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Weekly report on Cuba's tourism industry
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Cuba: More than Traditions

The Cuban archipelago, which has a strategic location in the Caribbean, has become one of the fastest-growing tourist destinations in the region, due to its excellent beaches, warm waters and fine white sand.

Precisely, sun and beach options are the main components of Cuba's tourism industry, which attracts thousands of foreign vacationers every year.

Cuba's natural assets can be found in more than 4,000 keys and islets, where vacationers can enjoy a wide range of options, including bird watching.

Therefore, traditional tourist options are combined with excursions to natural, ecological and biosphere reserves, protected areas and national parks.

Cuban fauna is very diverse and consists of more than 350 species of birds (many of which are endemic), which live on islets and keys throughout the country.

Cuba's diversity is huge, especially in the central region, where Villa Clara, Cienfuegos and Sancti Spíritus provinces have a huge potential for nature tourism.

View of El Nicho, Cienfuegos
Sea Excursion, Cienfuegos

The imprint left by Cuba's first inhabitants can be found in the Guanahacabibes Peninsula, in the westernmost tip of the province. The region was named after a tribe that settled in the area. The peninsula is a biosphere reserve and a safe haven for many animal species.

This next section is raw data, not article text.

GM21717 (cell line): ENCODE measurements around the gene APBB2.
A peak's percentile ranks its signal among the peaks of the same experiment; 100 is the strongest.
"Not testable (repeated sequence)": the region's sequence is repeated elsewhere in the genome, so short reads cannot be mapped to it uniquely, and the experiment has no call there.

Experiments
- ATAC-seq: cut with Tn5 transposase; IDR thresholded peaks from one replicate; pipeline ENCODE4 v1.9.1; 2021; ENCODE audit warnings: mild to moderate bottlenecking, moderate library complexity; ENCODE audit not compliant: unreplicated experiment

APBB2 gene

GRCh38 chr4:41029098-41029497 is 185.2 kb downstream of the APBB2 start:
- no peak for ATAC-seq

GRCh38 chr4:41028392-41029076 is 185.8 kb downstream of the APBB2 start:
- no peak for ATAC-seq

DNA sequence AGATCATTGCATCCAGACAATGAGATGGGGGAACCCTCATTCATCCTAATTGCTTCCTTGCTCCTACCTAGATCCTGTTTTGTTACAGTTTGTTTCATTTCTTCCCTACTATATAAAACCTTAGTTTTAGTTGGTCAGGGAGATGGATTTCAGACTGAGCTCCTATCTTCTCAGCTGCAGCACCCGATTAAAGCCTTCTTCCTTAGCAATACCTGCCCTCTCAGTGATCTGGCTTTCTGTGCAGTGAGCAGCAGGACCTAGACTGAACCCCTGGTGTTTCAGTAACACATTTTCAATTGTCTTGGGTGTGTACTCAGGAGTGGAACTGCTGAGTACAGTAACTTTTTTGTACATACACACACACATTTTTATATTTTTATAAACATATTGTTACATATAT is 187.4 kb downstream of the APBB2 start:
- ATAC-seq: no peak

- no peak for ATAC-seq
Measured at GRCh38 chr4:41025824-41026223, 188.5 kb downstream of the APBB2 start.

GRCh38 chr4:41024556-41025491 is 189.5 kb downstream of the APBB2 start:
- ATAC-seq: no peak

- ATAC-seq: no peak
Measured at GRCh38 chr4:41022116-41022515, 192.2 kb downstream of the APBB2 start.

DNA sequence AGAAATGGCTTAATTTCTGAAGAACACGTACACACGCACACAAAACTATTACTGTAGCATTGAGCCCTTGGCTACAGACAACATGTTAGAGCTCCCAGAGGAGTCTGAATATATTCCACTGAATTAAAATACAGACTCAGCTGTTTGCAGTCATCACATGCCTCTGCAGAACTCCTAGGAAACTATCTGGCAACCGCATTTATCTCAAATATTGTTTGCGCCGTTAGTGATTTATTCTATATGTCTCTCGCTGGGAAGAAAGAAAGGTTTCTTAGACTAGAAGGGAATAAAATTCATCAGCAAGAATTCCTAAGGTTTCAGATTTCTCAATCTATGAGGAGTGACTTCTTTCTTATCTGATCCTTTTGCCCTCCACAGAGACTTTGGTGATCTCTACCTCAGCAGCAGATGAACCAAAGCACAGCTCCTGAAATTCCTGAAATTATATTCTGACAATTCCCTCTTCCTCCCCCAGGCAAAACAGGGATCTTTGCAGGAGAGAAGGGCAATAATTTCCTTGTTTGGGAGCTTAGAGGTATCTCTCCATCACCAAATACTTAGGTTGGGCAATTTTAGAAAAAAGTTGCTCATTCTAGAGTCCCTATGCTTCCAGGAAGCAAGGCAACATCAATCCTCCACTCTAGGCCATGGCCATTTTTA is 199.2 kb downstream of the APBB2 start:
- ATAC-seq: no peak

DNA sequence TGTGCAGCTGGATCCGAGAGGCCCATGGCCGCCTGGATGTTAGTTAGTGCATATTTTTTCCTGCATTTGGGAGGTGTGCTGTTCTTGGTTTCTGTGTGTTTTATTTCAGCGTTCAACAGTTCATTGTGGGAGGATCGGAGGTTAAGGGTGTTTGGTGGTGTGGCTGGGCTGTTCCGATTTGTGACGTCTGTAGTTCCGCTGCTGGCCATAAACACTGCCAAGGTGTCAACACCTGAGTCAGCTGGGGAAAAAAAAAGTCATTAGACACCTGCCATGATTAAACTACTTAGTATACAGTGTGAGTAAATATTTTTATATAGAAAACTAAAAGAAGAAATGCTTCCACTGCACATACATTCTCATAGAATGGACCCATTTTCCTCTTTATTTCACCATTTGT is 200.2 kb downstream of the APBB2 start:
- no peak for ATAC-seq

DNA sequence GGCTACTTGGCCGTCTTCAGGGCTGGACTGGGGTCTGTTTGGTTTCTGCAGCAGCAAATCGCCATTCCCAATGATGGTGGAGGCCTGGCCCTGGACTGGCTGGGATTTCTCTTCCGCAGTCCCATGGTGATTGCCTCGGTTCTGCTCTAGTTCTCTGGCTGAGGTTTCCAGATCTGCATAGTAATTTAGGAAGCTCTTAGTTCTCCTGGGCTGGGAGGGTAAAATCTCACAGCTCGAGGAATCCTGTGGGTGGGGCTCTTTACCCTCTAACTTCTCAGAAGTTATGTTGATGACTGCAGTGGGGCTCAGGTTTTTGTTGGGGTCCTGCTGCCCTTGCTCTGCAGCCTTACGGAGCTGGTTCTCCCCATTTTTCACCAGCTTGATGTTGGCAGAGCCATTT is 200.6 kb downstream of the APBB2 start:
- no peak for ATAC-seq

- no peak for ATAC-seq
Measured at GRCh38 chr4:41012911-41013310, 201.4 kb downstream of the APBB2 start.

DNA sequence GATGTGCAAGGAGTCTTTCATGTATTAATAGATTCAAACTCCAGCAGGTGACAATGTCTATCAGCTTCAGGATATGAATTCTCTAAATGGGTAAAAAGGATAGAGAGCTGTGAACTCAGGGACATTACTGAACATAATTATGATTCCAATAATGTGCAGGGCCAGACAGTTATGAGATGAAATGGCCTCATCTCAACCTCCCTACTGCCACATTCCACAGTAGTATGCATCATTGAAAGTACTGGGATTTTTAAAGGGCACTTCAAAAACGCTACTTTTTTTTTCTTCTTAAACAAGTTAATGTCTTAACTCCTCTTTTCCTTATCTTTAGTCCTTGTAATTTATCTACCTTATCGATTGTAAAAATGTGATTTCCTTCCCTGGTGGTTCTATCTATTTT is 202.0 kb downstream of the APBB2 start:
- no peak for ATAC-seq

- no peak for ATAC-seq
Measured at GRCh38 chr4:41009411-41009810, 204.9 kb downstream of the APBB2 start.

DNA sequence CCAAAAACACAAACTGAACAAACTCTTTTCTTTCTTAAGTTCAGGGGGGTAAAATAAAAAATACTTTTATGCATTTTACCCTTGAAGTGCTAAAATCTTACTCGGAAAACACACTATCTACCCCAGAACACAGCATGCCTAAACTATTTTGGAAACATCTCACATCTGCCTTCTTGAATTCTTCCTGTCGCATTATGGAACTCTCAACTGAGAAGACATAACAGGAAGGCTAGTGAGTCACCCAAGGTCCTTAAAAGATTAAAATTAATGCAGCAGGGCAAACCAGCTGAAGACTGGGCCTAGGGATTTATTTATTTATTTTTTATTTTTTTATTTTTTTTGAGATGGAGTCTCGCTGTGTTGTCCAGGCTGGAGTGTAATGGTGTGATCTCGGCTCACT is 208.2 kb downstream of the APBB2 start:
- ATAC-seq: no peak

Diving is an excellent choice in the Cuban archipelago, which also offers more than 70,000 square kilometers of insular platform and some 5,000 kilometers of coasts, bathed by the Atlantic Ocean and the Caribbean Sea.

In addition, nearly 6,500 varieties of fish, crustaceans, sponges and mollusks, and an 850-kilometer coral reef in perfect state of preservation turn the island into one of the best-preserved underwater ecosystems in the region.

The beauty of Cuba's coast and exuberant nature is complemented by the country's rich culture and traditions, which are essential elements in the island's tourist product.

Fusions of races and customs in a centuries-old process gave way to Cuban culture, which is made up of African, aboriginal, Chinese, French and, of course, Spanish elements, creating a unique and rich combination at the same time.

Cities with a well-preserved Spanish colonial architecture, hotels linked to plastic arts, patrimonial sites and a busy schedule of celebrations and festivities make up Cuba's tourist offer.

Cuba's centuries-old historic heritage is also present in a nationwide network of museums that keep the legacy from previous generations.

The island nation has more than 300 museums, including 14 specialized on art, seven on sciences and technology, five on ethnology and anthropology and 68 on history.

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